Judging by how many of his sayings focus on death, it’s clear that Marcus Aurelius made a special effort to train his mind to face this inevitability. It’s not surprising—mortality would have haunted any person living in the ancient Roman Empire, but it was especially pressing for Marcus, as he led armies into battle, survived plague outbreaks, and faced the dangers of high-profile public service. It’s also not surprising that Marcus’s basic Stoic principles—living reasonably and according to nature—shaped his thoughts about mortality and death. In fact, these principles helped him to consider death as just another challenge: like everything else in life, death is a part of nature; therefore, a person can reason about it. Based on these principles, Marcus argues that dying is a natural process, and since dying in harmony with nature and the gods don’t deprive a person of anything that’s ultimately important, death shouldn’t be feared or resisted.
Dying is natural, and therefore, like anything else in life, a person can use their reason when considering death. Like anything else in life, Marcus writes, dying can be considered logically: “if you look at it in the abstract and break down your imaginary ideas of it by logical analysis, you realize that it's nothing but a process of nature, which only children can be afraid of. (And not only a process of nature but a necessary one.)” By looking at dying rationally, rather than being controlled by imagination, one can see that dying isn’t a fearful thing.
Not only is death necessary, dying is as natural to the soul as birth to the body: “So this is how a thoughtful person should await death […] simply viewing it as one of the things that happen to us. Now you anticipate the child's emergence from its mother's womb; that's how you should await the hour when your soul will emerge from its compartment.” Because death is such a natural part of life—other natural processes even prepare a person for it—it shouldn’t create undue anxiety.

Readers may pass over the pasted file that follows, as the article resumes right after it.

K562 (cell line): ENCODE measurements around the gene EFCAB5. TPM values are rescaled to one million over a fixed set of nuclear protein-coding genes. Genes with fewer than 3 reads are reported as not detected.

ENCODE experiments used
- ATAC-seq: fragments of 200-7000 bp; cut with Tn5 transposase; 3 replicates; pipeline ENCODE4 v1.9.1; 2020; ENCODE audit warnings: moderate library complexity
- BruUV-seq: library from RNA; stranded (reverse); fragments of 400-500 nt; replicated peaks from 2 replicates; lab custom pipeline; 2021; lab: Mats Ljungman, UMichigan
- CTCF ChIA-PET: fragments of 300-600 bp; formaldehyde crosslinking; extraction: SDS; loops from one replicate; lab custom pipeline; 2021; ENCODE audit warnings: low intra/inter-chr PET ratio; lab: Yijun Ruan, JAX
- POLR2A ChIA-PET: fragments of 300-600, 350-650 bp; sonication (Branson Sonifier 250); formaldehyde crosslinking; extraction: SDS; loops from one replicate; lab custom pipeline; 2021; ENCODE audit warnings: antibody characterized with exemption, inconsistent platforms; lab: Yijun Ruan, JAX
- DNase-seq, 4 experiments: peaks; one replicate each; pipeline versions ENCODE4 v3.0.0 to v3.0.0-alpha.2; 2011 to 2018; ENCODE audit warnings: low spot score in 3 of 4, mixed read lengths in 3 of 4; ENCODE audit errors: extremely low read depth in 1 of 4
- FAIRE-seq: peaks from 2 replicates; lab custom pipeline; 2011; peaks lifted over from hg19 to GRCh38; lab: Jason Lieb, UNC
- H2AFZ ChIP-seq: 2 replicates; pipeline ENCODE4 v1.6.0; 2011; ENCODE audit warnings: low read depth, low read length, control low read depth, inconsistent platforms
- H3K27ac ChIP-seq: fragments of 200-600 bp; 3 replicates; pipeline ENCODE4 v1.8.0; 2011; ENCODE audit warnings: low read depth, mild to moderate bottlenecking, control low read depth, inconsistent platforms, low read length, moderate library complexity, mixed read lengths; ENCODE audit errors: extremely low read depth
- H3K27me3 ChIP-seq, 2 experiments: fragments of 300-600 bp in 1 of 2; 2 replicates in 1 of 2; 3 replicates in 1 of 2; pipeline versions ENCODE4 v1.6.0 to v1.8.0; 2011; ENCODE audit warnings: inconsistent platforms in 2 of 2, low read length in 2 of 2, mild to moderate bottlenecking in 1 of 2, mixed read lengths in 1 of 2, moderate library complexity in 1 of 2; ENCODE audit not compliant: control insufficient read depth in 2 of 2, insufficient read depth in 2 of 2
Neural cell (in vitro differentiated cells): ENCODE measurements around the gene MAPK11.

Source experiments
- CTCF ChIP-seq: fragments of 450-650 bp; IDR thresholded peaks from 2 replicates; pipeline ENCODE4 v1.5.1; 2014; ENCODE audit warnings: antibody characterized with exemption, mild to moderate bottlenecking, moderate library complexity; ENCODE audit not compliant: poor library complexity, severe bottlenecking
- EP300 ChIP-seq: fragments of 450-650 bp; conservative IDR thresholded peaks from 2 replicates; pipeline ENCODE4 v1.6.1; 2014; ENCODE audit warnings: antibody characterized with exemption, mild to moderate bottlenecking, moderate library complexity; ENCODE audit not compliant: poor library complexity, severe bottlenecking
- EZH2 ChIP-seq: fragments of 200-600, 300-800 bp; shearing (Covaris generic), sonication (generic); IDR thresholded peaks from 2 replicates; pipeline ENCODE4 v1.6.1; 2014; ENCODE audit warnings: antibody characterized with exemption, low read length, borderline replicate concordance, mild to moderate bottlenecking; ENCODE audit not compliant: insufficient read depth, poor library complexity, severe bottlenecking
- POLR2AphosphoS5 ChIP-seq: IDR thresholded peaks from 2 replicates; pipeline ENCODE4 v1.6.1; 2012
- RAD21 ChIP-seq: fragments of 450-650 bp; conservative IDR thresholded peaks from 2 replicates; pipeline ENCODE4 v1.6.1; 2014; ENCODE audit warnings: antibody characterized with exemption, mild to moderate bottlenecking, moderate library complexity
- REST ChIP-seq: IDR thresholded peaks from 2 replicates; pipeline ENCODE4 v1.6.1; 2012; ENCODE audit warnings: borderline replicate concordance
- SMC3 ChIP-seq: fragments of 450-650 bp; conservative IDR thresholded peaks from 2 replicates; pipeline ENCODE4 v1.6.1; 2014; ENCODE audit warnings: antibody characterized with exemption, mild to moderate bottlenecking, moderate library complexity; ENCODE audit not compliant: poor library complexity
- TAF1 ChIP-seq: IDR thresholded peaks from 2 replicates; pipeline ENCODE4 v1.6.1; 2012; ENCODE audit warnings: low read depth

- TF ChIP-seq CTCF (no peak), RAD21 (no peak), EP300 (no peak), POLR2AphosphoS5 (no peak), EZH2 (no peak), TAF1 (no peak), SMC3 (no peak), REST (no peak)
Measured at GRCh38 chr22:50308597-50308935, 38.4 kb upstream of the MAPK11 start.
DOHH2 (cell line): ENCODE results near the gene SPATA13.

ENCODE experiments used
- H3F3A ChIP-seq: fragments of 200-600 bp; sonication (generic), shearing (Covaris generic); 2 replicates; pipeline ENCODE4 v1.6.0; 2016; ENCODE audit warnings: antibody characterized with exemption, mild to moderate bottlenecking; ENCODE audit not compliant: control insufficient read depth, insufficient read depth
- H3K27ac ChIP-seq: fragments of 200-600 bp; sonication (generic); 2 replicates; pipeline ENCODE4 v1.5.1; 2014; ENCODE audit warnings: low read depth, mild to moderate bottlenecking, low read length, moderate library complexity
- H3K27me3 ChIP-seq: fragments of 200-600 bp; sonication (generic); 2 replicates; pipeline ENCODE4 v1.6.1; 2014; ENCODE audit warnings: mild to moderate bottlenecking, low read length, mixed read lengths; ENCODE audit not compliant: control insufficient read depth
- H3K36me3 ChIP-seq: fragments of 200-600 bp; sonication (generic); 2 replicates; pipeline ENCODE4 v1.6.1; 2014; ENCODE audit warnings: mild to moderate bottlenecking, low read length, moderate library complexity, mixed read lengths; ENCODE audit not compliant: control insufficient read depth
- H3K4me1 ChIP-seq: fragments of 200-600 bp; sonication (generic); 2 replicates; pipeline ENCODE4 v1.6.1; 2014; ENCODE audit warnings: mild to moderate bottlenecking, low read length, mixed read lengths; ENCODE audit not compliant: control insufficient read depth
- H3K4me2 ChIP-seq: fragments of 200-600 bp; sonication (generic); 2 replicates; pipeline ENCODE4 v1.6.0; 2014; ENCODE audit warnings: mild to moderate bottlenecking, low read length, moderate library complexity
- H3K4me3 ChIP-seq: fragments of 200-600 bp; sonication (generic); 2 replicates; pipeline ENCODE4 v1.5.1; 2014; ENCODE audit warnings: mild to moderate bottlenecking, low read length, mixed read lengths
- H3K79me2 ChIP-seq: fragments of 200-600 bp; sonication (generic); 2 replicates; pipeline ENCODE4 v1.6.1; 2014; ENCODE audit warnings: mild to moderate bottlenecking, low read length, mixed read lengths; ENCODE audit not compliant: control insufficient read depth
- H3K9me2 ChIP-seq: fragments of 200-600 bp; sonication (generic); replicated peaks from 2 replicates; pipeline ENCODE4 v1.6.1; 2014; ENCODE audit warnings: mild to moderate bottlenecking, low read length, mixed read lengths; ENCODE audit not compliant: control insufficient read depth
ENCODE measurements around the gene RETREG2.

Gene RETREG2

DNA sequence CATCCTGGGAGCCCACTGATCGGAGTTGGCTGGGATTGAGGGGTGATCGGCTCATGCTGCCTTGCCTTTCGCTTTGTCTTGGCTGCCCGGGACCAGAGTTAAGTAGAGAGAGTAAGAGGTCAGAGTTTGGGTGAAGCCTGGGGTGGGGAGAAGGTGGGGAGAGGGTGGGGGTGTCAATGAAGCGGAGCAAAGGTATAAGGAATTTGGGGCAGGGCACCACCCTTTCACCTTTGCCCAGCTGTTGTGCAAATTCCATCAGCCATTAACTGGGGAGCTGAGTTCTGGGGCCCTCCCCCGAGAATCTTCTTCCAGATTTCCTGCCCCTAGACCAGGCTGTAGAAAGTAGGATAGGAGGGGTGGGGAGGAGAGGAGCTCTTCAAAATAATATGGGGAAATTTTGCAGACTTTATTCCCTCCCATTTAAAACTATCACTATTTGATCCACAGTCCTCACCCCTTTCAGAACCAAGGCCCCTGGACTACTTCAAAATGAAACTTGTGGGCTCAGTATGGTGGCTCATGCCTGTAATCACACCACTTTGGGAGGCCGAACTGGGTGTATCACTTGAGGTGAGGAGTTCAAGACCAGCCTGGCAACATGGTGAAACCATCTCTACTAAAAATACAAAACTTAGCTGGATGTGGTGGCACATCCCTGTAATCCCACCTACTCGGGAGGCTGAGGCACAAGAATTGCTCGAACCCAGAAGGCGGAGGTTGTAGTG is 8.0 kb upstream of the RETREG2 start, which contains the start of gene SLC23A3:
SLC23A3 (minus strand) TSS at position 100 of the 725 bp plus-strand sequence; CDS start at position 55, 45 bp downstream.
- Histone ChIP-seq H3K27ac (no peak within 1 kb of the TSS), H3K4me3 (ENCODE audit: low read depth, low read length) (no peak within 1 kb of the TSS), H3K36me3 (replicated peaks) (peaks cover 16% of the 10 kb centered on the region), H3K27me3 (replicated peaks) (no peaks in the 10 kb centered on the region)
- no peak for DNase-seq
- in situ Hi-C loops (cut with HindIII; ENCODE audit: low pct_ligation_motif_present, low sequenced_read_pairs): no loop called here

Death is part of the gods’ governance of the whole world, so one can react to it reasonably. Marcus explains, “The time and stopping point are set by nature […] [Death is] a good thing—scheduled by the world, promoting it, promoted by it. This is how we become godlike—following God's path, and reason's goals.” By recognizing that nature governs life, and that death is part of nature’s harmonious goals, one can maintain a reasonable attitude about death. Acting reasonably (in accordance with nature) means that no matter what, one is staying on a divine path.
Not only is death natural and therefore subject to human reason, it’s also inevitable, so a person can only control one’s reaction to its arrival. A person can’t control the predetermined length of their life, but they can anticipate its eventual end and prepare for it. “Five years or a hundred—what's the difference? […] the length [was] fixed by the power that directed your creation, and now directs your dissolution. Neither was yours to determine. So make your exit with grace—the same grace shown to you,” Marcus writes. A person cannot determine their length of life, but no matter the timing of their “exit,” they can choose to react to death with “grace,” thankful for the time they’ve been granted.
In the end, death’s inevitability doesn’t stop a person from pursuing what’s most important—acting in harmony with God: “What is it you want? To keep on breathing? What about feeling? desiring? growing? […] But if you can do without them all, then continue to follow the logos [the divine reason within a person] and God. […] To prize those other things […] is an obstacle.” Marcus suggests that though people get hung up on living, desiring indefinite life (in its current form) isn’t necessarily reasonable. He further implies that death doesn’t end a person’s ability to follow God by following reason, so it’s short-sighted to focus on the things that do end with death.